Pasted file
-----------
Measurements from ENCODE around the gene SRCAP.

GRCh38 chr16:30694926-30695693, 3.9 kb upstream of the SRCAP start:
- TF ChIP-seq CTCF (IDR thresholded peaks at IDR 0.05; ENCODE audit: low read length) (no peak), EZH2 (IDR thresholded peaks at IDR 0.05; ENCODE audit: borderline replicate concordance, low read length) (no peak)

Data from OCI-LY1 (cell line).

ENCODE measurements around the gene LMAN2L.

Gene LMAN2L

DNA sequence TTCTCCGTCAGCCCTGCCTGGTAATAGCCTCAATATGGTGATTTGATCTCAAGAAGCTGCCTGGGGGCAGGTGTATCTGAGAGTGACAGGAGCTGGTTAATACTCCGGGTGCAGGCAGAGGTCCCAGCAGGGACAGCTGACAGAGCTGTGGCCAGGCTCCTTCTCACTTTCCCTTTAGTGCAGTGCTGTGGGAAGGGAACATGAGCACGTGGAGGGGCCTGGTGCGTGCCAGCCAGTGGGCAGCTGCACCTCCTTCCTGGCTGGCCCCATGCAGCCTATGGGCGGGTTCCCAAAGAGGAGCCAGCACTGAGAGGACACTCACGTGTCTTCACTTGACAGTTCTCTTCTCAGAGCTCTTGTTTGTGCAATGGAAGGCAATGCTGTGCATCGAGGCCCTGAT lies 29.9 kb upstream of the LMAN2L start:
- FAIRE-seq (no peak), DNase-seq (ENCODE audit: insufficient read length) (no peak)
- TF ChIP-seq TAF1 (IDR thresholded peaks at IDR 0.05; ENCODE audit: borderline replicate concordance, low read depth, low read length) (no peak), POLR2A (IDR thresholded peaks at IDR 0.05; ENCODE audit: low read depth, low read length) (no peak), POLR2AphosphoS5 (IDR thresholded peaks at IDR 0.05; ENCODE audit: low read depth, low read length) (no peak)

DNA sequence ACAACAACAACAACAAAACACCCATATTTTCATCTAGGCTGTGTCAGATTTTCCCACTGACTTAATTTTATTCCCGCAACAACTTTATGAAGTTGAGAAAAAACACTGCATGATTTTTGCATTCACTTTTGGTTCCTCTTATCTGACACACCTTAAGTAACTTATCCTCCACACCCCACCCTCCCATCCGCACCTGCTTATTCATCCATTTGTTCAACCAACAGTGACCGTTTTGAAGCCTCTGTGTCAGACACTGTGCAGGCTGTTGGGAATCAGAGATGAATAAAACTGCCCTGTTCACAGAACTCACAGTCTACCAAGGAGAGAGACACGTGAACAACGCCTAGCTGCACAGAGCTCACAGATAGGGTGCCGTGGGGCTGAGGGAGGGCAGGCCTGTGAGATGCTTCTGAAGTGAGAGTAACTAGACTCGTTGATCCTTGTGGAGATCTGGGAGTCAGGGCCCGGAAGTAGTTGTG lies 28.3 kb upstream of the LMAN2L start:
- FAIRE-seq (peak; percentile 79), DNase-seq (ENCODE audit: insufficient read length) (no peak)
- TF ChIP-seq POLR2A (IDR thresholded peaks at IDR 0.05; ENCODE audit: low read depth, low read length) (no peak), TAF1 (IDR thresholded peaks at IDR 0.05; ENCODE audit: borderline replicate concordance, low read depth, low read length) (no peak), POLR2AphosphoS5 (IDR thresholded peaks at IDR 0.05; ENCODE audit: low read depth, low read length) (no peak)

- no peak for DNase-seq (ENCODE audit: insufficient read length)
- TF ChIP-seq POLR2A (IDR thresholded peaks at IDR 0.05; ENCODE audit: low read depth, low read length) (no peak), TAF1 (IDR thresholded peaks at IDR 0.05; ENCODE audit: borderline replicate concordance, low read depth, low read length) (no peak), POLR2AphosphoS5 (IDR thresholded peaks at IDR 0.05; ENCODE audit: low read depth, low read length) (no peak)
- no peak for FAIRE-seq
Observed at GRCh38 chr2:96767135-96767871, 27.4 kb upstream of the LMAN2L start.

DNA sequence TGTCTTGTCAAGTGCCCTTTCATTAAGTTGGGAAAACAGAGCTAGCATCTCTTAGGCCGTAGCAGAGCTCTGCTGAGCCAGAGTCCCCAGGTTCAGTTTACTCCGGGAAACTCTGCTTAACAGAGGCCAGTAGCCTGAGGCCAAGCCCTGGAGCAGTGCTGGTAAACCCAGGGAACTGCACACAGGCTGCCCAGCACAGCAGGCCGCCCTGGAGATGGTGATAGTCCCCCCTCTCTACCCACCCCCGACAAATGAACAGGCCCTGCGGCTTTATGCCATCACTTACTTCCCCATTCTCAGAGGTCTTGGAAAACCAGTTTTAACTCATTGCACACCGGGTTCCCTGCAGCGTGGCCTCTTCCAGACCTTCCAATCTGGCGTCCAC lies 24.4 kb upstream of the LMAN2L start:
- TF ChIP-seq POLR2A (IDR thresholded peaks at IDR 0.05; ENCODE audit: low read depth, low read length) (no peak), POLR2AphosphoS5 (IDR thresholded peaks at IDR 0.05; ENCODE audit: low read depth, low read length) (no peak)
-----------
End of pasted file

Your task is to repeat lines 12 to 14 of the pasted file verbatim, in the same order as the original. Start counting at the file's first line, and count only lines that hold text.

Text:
- TF ChIP-seq POLR2A (IDR thresholded peaks at IDR 0.05; ENCODE audit: low read depth, low read length) (no peak), TAF1 (IDR thresholded peaks at IDR 0.05; ENCODE audit: borderline replicate concordance, low read depth, low read length) (no peak), POLR2AphosphoS5 (IDR thresholded peaks at IDR 0.05; ENCODE audit: low read depth, low read length) (no peak)

- no peak for DNase-seq (ENCODE audit: insufficient read length)
- TF ChIP-seq POLR2A (IDR thresholded peaks at IDR 0.05; ENCODE audit: low read depth, low read length) (no peak), TAF1 (IDR thresholded peaks at IDR 0.05; ENCODE audit: borderline replicate concordance, low read depth, low read length) (no peak), POLR2AphosphoS5 (IDR thresholded peaks at IDR 0.05; ENCODE audit: low read depth, low read length) (no peak)